Now is a good time to talk about the actions we’re taking to make Illinois’ highways safer for everyone. On July 30, Governor Pritzker signed into law a pair of bills I was proud to co-sponsor to improve public education and enforcement of Scott’s Law, Illinois’ “move over” law.
Since the start of 2019, twenty-two state trooper vehicles have been struck by motorists on our highways, three of them resulting in fatalities. Scott’s Law requires that drivers move over a lane and slow down, if possible, when approaching not only emergency vehicles, but all vehicles on the side of the road with hazard lights enabled. However, the penalty structure of previous law made it logistically difficult to enforce, as well as lacking a robust motorist awareness program. The bills the Governor signed into law on July 30 were Senate Bill 1862 and Senate Bill 2038.
The first, Senate Bill 1862, takes several steps to strengthen Scott’s Law:
- Expands Scott’s Law protections to include a stationary authorized vehicle with oscillating lights, first responders, IDOT workers, law enforcement officers and any individual authorized to be on the highway within the scope of their employment or job duties;
- Increases the minimum fine to $250 for a first violation of Scott’s Law and to $750 for a second or subsequent violation;
- Adds $250 assessment fee for any violation of Scott’s Law to be deposited into a new dedicated fund to produce driver education materials, called the Scott’s Law Fund;
- Increases criminal penalty to a Class A misdemeanor, punishable by up to one year in jail, if violation results in damage to another vehicle or a Class 4 felony, punishable by up to one to three years in prison, if violation results in an injury or death of another person;
- Amends the Criminal Code of 2012 to include firefighter and emergency medical service personnel while acting within the scope of their official duties;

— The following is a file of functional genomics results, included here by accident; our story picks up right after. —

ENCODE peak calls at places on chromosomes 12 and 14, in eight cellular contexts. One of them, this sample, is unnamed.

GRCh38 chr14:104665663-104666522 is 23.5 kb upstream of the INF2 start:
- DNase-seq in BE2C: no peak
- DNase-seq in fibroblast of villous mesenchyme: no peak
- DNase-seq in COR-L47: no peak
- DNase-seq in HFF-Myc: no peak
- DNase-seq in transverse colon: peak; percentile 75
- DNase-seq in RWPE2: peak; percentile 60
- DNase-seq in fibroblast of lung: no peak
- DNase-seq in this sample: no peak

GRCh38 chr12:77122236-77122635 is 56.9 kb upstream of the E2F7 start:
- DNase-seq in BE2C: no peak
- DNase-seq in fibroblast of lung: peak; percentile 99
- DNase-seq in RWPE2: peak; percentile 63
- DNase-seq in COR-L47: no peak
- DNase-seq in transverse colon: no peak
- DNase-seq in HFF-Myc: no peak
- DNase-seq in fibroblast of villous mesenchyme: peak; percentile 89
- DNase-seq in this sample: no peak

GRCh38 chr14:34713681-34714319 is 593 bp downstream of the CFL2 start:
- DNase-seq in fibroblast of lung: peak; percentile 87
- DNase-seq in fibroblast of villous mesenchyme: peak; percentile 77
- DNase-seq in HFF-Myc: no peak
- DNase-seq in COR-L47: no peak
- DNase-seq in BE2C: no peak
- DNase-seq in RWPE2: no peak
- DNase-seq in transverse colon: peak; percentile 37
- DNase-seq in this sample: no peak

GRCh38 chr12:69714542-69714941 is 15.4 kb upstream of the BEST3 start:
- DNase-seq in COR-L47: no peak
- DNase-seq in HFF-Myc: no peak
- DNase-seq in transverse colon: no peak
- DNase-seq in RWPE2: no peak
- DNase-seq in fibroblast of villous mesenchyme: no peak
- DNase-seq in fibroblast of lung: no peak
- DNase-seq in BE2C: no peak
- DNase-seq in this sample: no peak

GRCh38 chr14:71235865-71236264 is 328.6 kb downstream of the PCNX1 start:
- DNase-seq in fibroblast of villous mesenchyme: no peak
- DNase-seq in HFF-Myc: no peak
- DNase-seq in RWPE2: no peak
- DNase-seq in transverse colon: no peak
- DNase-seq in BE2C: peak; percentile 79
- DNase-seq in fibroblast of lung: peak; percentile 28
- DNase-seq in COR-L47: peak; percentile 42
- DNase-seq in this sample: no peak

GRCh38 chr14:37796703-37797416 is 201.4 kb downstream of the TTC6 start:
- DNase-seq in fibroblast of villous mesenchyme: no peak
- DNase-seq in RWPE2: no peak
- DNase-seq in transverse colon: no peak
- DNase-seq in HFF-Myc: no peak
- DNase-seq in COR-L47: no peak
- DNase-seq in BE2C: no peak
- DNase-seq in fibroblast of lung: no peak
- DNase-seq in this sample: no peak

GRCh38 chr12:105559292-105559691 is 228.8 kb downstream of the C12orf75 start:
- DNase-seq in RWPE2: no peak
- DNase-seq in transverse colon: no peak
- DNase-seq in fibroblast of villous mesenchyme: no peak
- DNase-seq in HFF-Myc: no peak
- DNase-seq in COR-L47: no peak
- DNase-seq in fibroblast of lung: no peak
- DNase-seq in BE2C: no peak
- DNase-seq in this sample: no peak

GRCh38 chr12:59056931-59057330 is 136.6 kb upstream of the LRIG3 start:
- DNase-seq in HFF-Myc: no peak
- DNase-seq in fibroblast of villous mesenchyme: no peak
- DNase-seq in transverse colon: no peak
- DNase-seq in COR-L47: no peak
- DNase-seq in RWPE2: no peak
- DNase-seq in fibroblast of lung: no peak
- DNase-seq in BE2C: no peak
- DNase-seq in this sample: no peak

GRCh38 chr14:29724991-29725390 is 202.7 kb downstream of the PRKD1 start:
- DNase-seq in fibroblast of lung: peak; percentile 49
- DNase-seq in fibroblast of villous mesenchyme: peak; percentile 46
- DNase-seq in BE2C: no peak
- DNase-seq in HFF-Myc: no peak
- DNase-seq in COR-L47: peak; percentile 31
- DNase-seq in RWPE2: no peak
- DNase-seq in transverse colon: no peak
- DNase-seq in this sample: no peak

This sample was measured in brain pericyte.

- Adds aggravating factors to reckless homicide charges if Scott’s Law was violated;
- Requires the Secretary of State to include written question on Scott’s Law in driver’s license test.
The second piece of legislation, Senate Bill 2038, creates a Move Over Task Force to study the issue of violations of Scott’s Law, disabled vehicle law, and stationary authorized emergency vehicle law, with attention to the causes of the violations and ways to protect law enforcement and emergency responders.
Appointments to the Move Over Task Force were announced this week. My colleague Andrew Chesney, a state representative from Freeport in northwestern Illinois, will serve as the member of the task force representing our side of the aisle. Trooper Brooke Jones-Story was fatally struck by a motorist in Freeport back in March. Her loss remains deeply felt both locally and throughout the state amongst the brave men and women of our State Police.
The Move Over Task Force must present its report and recommendations to the General Assembly no later than January 1, 2020. This is our opportunity to make further strides to reduce the likelihood of future tragedies on Illinois’ highways. I plan to contribute to the work of the task force by sharing my input with Representative Chesney, as well as any input that you, the people of the 70th District would like me to share on your behalf.
Please feel welcome to call my office at (815) 748-3494 or e-mail me at email@example.com to share any ideas, suggestions or concerns you have related to the work of the Move Over Task Force. Together we can save lives and make Illinois’ highways safe for everyone.